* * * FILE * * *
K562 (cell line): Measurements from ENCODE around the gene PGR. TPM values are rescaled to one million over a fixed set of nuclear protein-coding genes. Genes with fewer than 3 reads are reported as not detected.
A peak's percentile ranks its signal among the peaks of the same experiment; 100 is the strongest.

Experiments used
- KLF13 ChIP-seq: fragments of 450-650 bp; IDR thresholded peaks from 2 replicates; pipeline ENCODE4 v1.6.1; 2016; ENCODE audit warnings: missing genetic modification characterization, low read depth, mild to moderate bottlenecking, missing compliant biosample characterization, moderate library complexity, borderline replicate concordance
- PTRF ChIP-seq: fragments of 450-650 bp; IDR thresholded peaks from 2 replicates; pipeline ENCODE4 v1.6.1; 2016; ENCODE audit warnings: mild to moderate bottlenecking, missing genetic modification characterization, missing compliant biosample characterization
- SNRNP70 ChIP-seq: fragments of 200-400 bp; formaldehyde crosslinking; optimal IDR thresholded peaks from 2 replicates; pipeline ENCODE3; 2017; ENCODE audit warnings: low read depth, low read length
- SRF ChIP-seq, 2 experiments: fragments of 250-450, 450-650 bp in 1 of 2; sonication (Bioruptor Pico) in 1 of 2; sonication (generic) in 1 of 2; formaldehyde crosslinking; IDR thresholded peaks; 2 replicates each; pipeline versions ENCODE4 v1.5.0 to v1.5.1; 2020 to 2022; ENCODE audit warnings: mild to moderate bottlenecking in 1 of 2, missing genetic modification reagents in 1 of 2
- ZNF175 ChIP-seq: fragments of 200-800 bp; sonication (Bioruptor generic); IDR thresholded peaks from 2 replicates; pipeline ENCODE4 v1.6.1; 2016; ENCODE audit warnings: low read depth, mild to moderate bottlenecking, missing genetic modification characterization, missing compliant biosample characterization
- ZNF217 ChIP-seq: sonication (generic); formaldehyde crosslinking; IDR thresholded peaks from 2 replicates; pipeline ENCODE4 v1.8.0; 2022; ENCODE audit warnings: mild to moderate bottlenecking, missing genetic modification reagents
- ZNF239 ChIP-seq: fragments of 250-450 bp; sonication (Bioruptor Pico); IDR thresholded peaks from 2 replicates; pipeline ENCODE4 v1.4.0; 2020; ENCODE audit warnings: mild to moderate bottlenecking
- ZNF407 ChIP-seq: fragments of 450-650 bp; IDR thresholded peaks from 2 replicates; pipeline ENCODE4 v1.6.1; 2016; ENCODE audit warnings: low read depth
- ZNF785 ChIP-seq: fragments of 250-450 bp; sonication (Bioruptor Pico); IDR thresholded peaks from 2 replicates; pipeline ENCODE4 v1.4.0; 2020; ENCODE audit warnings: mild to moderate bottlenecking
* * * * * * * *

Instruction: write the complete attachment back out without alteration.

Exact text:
K562 (cell line): Measurements from ENCODE around the gene PGR. TPM values are rescaled to one million over a fixed set of nuclear protein-coding genes. Genes with fewer than 3 reads are reported as not detected.
A peak's percentile ranks its signal among the peaks of the same experiment; 100 is the strongest.

Experiments used
- KLF13 ChIP-seq: fragments of 450-650 bp; IDR thresholded peaks from 2 replicates; pipeline ENCODE4 v1.6.1; 2016; ENCODE audit warnings: missing genetic modification characterization, low read depth, mild to moderate bottlenecking, missing compliant biosample characterization, moderate library complexity, borderline replicate concordance
- PTRF ChIP-seq: fragments of 450-650 bp; IDR thresholded peaks from 2 replicates; pipeline ENCODE4 v1.6.1; 2016; ENCODE audit warnings: mild to moderate bottlenecking, missing genetic modification characterization, missing compliant biosample characterization
- SNRNP70 ChIP-seq: fragments of 200-400 bp; formaldehyde crosslinking; optimal IDR thresholded peaks from 2 replicates; pipeline ENCODE3; 2017; ENCODE audit warnings: low read depth, low read length
- SRF ChIP-seq, 2 experiments: fragments of 250-450, 450-650 bp in 1 of 2; sonication (Bioruptor Pico) in 1 of 2; sonication (generic) in 1 of 2; formaldehyde crosslinking; IDR thresholded peaks; 2 replicates each; pipeline versions ENCODE4 v1.5.0 to v1.5.1; 2020 to 2022; ENCODE audit warnings: mild to moderate bottlenecking in 1 of 2, missing genetic modification reagents in 1 of 2
- ZNF175 ChIP-seq: fragments of 200-800 bp; sonication (Bioruptor generic); IDR thresholded peaks from 2 replicates; pipeline ENCODE4 v1.6.1; 2016; ENCODE audit warnings: low read depth, mild to moderate bottlenecking, missing genetic modification characterization, missing compliant biosample characterization
- ZNF217 ChIP-seq: sonication (generic); formaldehyde crosslinking; IDR thresholded peaks from 2 replicates; pipeline ENCODE4 v1.8.0; 2022; ENCODE audit warnings: mild to moderate bottlenecking, missing genetic modification reagents
- ZNF239 ChIP-seq: fragments of 250-450 bp; sonication (Bioruptor Pico); IDR thresholded peaks from 2 replicates; pipeline ENCODE4 v1.4.0; 2020; ENCODE audit warnings: mild to moderate bottlenecking
- ZNF407 ChIP-seq: fragments of 450-650 bp; IDR thresholded peaks from 2 replicates; pipeline ENCODE4 v1.6.1; 2016; ENCODE audit warnings: low read depth
- ZNF785 ChIP-seq: fragments of 250-450 bp; sonication (Bioruptor Pico); IDR thresholded peaks from 2 replicates; pipeline ENCODE4 v1.4.0; 2020; ENCODE audit warnings: mild to moderate bottlenecking